Amodei won’t run for Attorney General |

Amodei won’t run for Attorney General

Mark Amodei announced Monday he wants to keep the title of state senator another four years rather than run for attorney general.

The Carson City Republican said he was flattered by the variety of business, rural and other interests who encouraged him to run for the Nevada Attorney General’s seat but believes he can be more effective as a member of the Senate.

His decision deals another blow to the Republican Party which, a year ago, saw the Attorney General’s Office as the only safe constitutional office this election cycle since it was occupied by a popular first-term incumbent, Brian Sandoval.

All the other constitutional officers are “termed out” and unable to run again.

When Sandoval was appointed a federal judge, Gov. Kenny Guinn named Las Vegas corporate lawyer George Chanos and he, almost immediately, announced plans to run.

Chanos had already raised more than $1 million – triple the amount his Democratic opponent Catherine Cortez Masto reported – and was regarded as front-runner when he announced earlier this month he was pulling out of the race.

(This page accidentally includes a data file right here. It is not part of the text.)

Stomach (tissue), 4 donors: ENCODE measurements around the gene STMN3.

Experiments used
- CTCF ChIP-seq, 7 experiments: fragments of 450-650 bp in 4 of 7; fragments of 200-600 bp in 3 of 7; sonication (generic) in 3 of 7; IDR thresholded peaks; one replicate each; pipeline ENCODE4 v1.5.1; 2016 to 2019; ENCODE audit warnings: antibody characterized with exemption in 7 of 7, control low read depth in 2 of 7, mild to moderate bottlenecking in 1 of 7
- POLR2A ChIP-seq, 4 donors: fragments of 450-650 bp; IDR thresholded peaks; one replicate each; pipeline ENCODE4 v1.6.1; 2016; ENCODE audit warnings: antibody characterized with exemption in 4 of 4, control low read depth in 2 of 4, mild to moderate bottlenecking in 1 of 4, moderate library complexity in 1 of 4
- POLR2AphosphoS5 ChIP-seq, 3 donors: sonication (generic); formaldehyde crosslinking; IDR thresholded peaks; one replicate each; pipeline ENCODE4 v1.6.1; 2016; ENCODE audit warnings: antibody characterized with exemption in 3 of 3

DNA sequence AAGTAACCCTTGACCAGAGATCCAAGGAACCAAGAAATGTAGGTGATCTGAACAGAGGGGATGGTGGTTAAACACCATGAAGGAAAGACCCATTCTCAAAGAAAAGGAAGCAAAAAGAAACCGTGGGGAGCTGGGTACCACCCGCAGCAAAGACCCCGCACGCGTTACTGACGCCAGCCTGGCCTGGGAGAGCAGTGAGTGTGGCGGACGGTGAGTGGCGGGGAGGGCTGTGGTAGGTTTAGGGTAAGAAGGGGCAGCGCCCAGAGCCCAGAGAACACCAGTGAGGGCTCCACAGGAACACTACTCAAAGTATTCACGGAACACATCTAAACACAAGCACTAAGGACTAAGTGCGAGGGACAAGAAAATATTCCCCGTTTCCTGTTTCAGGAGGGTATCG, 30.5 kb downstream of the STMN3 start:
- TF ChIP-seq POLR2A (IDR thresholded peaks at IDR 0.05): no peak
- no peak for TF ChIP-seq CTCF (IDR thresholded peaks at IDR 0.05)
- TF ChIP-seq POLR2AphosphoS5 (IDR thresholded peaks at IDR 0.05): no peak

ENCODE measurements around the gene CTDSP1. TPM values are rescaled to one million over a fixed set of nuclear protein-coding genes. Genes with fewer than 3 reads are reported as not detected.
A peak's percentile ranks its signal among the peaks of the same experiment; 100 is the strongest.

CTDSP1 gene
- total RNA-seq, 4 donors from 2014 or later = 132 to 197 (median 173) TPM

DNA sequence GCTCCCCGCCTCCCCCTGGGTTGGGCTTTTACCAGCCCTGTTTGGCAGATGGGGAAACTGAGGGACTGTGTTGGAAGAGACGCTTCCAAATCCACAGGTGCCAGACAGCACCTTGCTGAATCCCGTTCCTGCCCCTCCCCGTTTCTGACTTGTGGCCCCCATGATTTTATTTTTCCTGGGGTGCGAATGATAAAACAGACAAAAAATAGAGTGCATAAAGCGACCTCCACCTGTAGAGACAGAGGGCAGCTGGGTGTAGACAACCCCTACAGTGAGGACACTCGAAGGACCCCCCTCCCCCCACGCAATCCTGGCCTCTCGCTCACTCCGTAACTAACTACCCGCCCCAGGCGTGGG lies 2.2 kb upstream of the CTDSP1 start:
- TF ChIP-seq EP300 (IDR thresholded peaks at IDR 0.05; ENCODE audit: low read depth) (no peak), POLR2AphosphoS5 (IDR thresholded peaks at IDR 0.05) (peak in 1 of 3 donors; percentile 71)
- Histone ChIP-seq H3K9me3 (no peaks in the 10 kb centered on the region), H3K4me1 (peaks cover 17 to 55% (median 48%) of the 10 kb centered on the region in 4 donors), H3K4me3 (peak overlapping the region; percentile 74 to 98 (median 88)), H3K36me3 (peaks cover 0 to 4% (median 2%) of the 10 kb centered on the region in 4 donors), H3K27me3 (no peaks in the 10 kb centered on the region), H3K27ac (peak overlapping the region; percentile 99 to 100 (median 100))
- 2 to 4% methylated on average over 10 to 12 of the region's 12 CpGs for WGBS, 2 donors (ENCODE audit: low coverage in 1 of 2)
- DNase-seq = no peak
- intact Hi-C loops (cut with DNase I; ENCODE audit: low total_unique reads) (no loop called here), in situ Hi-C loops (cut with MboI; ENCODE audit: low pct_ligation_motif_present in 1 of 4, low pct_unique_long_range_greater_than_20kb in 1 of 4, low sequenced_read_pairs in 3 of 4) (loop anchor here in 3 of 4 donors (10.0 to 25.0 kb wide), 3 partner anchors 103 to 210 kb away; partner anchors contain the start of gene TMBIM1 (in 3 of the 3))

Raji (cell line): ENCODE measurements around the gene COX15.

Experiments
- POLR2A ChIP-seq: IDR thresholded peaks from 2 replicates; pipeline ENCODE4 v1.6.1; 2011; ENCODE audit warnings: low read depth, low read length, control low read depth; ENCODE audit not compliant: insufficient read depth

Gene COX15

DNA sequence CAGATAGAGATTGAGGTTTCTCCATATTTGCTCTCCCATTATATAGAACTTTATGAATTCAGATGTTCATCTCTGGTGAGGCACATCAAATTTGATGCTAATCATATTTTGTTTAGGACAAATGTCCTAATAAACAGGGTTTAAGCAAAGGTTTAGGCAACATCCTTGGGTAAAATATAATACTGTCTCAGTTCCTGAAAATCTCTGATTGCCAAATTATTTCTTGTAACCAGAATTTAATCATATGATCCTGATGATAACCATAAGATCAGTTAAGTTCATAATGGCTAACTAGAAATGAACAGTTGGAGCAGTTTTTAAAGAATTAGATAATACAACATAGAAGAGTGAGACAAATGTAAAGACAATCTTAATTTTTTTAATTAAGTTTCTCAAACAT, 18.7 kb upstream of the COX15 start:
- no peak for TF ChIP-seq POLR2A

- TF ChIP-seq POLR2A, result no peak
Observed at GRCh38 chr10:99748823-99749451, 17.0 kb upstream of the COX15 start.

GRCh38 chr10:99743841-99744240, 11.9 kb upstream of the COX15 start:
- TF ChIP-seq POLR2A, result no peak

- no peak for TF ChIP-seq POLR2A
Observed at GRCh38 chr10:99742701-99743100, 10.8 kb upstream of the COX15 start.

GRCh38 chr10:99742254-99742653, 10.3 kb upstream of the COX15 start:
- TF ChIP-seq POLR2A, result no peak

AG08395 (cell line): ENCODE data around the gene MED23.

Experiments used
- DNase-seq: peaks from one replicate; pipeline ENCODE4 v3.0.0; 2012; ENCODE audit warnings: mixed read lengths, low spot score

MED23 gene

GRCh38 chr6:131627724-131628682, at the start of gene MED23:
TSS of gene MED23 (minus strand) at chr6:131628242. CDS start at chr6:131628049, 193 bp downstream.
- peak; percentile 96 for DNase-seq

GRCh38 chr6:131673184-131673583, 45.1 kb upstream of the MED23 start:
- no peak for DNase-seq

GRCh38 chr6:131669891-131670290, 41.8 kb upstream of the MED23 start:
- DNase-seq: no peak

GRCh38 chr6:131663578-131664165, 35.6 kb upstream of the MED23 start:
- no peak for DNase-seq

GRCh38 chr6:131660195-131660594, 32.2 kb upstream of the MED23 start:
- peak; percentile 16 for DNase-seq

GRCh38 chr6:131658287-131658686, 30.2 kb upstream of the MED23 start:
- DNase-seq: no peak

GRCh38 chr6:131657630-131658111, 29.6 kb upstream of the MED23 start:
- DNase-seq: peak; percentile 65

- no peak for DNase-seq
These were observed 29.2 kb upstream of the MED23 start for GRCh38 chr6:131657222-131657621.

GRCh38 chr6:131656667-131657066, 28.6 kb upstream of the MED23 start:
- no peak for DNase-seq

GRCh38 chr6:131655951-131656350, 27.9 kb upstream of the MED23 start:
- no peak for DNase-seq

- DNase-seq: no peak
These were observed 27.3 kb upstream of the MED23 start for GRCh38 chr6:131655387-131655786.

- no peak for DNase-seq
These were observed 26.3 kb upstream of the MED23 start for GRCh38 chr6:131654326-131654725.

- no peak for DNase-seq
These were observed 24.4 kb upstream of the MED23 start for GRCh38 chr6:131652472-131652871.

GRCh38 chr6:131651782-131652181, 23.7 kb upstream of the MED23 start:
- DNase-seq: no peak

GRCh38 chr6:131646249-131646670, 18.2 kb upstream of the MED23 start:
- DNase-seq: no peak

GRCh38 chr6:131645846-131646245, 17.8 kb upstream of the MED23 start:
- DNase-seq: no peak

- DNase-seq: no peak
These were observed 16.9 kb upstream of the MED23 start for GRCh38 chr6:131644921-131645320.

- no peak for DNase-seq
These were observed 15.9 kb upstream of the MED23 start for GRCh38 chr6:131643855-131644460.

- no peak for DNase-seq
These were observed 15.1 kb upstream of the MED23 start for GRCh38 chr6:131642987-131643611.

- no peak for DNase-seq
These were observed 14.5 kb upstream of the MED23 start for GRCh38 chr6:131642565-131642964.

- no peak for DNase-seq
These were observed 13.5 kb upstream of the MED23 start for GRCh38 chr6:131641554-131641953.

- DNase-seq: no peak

Amodei, 47, was touted within the party as the most electable of the other possible choices. He is a two-term senator who serves as President Pro Tempore of the Senate – which means he wields the gavel from the podium when the lieutenant governor isn’t there – and as chairman of the Judiciary Committee. He also is chairman of three interim committees: The study of Nevada’s Public Employee Benefits Program, TRPA-Marlette Lake oversight committee and the Water Resources Study.

“If the voters re-elect me in November, I’ve decided I can be more effective by continuing to serve our state as a member of the Nevada Senate and will consider my further political options after the 2009 Legislature,” he said. “I happen to like being in the Legislature and like working with most of those other 62 people. At this point in time, I think I’m in a position to make a difference in some things and I’d like to have a shot at finishing that up.”

He mentioned the water study and reforms of the employee benefits program as some of his priorities.

At this point, Amodei has no announced opposition for his third term.

Others being discussed as possible candidates for attorney general include Las Vegas lawyer Stan Parry, Board of Regents Chairman Bret Whipple and Chief Deputy Attorney General Gerald Gardner.

Chanos has said he will help potential candidates and the party work out who best to carry the GOP banner and encourage his former donors to transfer their contributions to that person. But since he plans to stay in office until after the election, the Republican candidate won’t have the advantage of running as the “incumbent.”

• Contact reporter Geoff Dornan at or 687-8750.